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My MIL is in good physical health. She takes some maintenance meds. Low level diabetic and can control sugar with diet. Had a pacemaker put in last year . She refuses to do any exercise to help her balance, strength and endurance. She will eat poorly if I do not monitor her slightly. The be in a fret because her blood sugar is slightly elevated. I have taken over the finances because she has made several hundreds of dollars in mistakes as well have almost have some utilities cut off due to lack of payment. She lost some bills, etc. I suppose the hardest thing is her depression and self involvement. Last week my husband (her son) broke his ankle severely to require surgery. He will be off his feet for 3 months. One Christmas Eve we usually have 6-8 guests over for heavy hors'dourves and a big roast beef dinner with all the trimmings. Yesterday I suggested maybe we scale back the event to maybe just the hors'dourves or just the dinner. You would have thought I committed a crime.She is pouting, making statements like "do whatever you want" , maybe it will be better that I am just gone sooner than later. All the while asking what can I do, I am so grateful you are here, I am sorry you have to take care of everything. I am so confused and I have no idea which part of what she says is real. I would never have believed it but I am beginning to think maybe her diminished mental capacity is more manipulation than the beginning stages of dementia.

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It's hard, I think the same thing with my moms comments. Remember, it's not easy to distinguish their state. Dementia isn't "all on or all off" -- the confusion, lack of understanding can come and go....as the disease progresses the filters, comprehension of a situation or issue decreases.

I try to be patient, hold my tongue and ignore as much as possible by hanging up or removing myself from the room. Sometimes my mom hounds me over something or is hateful on and on...I stay calm and calmly tell her I love her but am hurt by her words, accusations, or whatever. If she keeps it up, I just calmly tell her I'm not discussing it further and hang up or leave.

I think many times she is lucid when she hurts me and knows what she is doing. I can pretty much tell when she is confused and out of it or is agitated from her dementia at the time. That is what makes it hard. You can't always tell, you second guess and excuse the bad behavior.

All you can do is set your boundaries and not let them guilt you.
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I forgot to say, and thank the appreciative person!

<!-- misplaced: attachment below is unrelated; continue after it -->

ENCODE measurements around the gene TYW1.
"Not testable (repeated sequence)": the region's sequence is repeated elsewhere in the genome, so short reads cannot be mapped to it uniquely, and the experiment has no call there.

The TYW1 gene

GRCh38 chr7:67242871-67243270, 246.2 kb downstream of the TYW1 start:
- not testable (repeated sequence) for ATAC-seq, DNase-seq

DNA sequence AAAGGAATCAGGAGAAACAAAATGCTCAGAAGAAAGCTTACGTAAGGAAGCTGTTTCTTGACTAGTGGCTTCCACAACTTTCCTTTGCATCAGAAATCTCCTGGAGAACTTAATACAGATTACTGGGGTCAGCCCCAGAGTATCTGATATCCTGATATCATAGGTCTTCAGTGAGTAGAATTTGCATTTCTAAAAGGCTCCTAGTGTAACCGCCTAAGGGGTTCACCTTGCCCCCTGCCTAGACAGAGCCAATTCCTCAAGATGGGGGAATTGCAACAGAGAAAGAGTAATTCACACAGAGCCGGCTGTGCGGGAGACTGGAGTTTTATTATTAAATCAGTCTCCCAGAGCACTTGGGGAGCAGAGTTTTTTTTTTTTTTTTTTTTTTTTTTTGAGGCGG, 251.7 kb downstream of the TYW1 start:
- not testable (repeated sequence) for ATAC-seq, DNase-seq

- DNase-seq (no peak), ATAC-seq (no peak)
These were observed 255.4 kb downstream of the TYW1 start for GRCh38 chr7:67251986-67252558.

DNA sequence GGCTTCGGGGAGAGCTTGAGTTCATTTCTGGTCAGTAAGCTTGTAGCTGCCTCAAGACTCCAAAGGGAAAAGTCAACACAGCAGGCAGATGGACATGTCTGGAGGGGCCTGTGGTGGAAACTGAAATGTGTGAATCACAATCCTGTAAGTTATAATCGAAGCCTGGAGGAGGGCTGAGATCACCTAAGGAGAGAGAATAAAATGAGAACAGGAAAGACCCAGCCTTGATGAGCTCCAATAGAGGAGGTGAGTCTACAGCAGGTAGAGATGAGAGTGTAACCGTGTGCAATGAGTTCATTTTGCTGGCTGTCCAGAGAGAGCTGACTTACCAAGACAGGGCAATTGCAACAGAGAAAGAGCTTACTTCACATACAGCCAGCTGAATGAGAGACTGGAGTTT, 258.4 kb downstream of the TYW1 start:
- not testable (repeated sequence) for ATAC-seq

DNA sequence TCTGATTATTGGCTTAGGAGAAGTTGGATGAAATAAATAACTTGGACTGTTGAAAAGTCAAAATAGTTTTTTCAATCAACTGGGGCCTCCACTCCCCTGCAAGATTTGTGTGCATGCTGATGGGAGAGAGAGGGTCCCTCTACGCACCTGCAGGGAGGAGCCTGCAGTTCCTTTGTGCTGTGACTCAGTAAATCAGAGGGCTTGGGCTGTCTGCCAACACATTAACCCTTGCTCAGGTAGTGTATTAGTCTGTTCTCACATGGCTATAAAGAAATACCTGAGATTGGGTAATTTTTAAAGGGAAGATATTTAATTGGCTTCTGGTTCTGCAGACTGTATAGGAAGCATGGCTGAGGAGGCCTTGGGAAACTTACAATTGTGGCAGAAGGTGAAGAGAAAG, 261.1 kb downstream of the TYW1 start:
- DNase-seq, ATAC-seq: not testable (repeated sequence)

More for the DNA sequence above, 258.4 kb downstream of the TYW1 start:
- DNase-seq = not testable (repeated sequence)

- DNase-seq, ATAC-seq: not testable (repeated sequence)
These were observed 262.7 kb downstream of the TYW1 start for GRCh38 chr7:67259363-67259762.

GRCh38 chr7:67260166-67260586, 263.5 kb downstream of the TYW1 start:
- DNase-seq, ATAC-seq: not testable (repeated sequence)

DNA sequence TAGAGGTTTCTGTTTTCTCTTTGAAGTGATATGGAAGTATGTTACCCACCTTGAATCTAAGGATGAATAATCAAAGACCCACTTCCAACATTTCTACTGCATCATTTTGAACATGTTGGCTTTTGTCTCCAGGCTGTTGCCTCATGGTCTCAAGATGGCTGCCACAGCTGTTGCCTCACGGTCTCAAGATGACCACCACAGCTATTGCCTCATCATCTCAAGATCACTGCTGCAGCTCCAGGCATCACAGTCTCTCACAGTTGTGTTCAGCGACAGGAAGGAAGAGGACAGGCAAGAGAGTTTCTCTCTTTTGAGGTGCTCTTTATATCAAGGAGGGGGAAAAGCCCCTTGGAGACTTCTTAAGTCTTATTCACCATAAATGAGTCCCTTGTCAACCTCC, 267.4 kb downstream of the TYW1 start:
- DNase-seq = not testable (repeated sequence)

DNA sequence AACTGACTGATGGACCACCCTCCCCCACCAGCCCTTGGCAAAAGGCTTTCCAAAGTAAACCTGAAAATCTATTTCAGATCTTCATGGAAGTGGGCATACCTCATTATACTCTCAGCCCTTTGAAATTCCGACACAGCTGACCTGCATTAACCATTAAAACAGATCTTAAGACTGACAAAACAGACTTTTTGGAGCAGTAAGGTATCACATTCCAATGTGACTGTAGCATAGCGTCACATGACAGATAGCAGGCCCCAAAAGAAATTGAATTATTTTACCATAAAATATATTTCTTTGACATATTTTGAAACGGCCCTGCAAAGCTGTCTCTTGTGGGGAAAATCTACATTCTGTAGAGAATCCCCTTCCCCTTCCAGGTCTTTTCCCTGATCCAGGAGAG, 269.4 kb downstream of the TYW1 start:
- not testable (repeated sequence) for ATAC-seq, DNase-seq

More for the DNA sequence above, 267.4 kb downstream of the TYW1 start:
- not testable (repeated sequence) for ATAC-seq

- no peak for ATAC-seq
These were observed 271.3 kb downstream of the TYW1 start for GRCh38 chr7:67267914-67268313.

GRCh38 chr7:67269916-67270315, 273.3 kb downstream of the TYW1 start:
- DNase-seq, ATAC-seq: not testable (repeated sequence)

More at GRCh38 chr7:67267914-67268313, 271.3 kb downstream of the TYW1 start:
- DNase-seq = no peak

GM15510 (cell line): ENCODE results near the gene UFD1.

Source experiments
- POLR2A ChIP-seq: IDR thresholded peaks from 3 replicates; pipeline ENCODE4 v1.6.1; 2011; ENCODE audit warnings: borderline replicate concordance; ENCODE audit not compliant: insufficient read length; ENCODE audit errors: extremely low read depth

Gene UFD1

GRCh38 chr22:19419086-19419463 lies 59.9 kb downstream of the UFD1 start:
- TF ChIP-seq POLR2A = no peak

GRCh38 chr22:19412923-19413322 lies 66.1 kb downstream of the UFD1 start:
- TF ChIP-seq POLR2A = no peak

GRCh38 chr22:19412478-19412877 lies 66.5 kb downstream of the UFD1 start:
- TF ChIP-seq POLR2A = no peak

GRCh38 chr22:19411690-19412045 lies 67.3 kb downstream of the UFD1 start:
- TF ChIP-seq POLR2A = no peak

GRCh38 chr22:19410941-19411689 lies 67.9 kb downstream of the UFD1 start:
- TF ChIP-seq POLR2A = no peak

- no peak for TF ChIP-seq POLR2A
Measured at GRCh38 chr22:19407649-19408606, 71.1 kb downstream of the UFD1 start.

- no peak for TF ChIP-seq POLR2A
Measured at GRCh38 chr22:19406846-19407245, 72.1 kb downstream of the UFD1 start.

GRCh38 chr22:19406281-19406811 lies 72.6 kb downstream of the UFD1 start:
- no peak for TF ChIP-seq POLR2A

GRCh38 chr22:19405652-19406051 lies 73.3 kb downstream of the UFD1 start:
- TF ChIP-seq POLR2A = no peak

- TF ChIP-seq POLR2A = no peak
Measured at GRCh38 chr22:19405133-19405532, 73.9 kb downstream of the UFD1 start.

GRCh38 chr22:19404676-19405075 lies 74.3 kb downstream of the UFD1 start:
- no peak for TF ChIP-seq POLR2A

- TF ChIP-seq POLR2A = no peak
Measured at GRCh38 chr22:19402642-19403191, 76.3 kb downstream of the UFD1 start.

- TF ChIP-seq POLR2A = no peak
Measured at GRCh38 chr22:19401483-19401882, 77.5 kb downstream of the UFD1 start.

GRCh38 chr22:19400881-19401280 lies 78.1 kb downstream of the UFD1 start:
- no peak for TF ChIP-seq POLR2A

When my mother says goodnight and coyly adds "and thank you for looking after me so nicely," I have caught myself thinking "Tchah! You needn't think you're getting round me that easily…" Very, very wrong of me - what am I expecting her to say that will make a lousy day better?
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… and what part is disappointment? She'd like Christmas to be as big a deal as normal, and I expect you would too. Sadly, not possible this year; that's the fact of it; and she can like it or lump it just as you are having to. Why are you worrying so much about her sulking?

How do a pacemaker and diabetes add up to a person in good physical health, by the way?

Be kind to the demented person, ignore the manipulative person and sympathise with the disappointed person. You're managing everything as well as you can.
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I know how you feel. Was she always in charge of the Christmas dinner? If so, playing the guilt card was probably an expression of her feeling a lack of control over something she always did. Some older people start seeing their caregivers as their legs and arms -- their way to keep doing the things they used to. When the caregiver doesn't do what they want them to, it is like losing control of those body parts. It can be the foundation of a very uneasy relationship between the parent and caregiving child. The parent needs to control and the child needs to have his/her own life.

I've heard "I just want to die" for so long now. I know how it feels -- guilt provoking and irritating at the same time. In my mother's case, it is just temper because I'm going against her wishes. I don't think it is manipulation or dementia, just a control issue. It can be very disheartening, so I know how you feel. Big hugs to carry you through Christmas. I hope your hubby's ankle heals well.
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